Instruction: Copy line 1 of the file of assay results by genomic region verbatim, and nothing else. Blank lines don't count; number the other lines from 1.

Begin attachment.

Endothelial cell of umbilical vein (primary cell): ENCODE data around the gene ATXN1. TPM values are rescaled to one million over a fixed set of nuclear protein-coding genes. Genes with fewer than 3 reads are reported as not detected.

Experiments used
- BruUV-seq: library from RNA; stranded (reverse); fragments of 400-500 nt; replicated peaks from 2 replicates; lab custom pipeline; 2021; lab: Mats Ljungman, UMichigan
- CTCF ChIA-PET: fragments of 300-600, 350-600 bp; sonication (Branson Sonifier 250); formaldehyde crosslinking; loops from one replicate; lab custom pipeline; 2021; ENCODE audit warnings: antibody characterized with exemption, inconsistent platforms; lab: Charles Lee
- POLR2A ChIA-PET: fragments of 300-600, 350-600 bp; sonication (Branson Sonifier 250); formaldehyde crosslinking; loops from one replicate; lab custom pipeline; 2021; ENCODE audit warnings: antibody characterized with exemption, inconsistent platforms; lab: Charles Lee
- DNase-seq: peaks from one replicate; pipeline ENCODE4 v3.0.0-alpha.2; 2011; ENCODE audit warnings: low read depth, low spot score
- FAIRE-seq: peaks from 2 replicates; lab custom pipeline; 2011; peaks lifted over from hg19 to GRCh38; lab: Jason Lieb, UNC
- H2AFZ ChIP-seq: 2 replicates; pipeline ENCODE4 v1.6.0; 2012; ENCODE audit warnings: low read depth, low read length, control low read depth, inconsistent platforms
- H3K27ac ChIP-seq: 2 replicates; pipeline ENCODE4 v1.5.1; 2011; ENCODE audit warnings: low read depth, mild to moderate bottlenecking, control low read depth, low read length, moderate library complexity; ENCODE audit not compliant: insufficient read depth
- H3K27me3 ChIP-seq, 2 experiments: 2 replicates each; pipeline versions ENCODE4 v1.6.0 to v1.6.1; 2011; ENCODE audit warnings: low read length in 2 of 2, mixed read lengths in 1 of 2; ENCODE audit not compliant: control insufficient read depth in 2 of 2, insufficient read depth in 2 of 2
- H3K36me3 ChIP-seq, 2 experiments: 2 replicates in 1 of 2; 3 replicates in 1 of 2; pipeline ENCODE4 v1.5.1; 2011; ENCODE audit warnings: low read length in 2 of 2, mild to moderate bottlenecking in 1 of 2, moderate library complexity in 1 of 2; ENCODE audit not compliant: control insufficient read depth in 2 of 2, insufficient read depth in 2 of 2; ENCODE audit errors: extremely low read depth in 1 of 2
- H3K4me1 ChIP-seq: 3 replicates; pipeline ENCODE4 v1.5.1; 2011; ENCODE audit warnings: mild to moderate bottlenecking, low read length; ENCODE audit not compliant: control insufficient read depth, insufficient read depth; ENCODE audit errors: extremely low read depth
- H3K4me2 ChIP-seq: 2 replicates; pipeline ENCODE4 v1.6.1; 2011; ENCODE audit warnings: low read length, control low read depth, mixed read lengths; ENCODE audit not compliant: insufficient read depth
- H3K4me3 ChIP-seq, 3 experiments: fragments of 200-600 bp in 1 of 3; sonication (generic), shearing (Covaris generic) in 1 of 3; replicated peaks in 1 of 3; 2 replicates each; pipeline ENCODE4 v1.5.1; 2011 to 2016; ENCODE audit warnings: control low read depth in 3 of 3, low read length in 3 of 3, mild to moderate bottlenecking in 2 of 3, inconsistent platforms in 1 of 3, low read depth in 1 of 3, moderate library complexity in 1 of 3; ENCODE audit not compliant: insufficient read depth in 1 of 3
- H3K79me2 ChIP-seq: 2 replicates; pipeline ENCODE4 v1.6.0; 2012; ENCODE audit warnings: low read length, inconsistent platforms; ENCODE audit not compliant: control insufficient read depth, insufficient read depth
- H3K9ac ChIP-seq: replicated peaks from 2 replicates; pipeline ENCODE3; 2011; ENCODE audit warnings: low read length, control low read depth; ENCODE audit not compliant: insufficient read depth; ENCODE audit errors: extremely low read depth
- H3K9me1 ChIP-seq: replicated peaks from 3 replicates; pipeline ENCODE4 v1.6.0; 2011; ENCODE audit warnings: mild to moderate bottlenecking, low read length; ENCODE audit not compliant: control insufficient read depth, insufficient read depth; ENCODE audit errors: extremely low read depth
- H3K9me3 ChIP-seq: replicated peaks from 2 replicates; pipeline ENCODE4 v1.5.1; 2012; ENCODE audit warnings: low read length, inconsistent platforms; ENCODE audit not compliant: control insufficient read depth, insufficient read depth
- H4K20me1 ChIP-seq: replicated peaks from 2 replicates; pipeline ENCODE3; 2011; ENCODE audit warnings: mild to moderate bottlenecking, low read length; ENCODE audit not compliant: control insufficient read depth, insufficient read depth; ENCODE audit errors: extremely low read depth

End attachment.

Endothelial cell of umbilical vein (primary cell): ENCODE data around the gene ATXN1. TPM values are rescaled to one million over a fixed set of nuclear protein-coding genes. Genes with fewer than 3 reads are reported as not detected.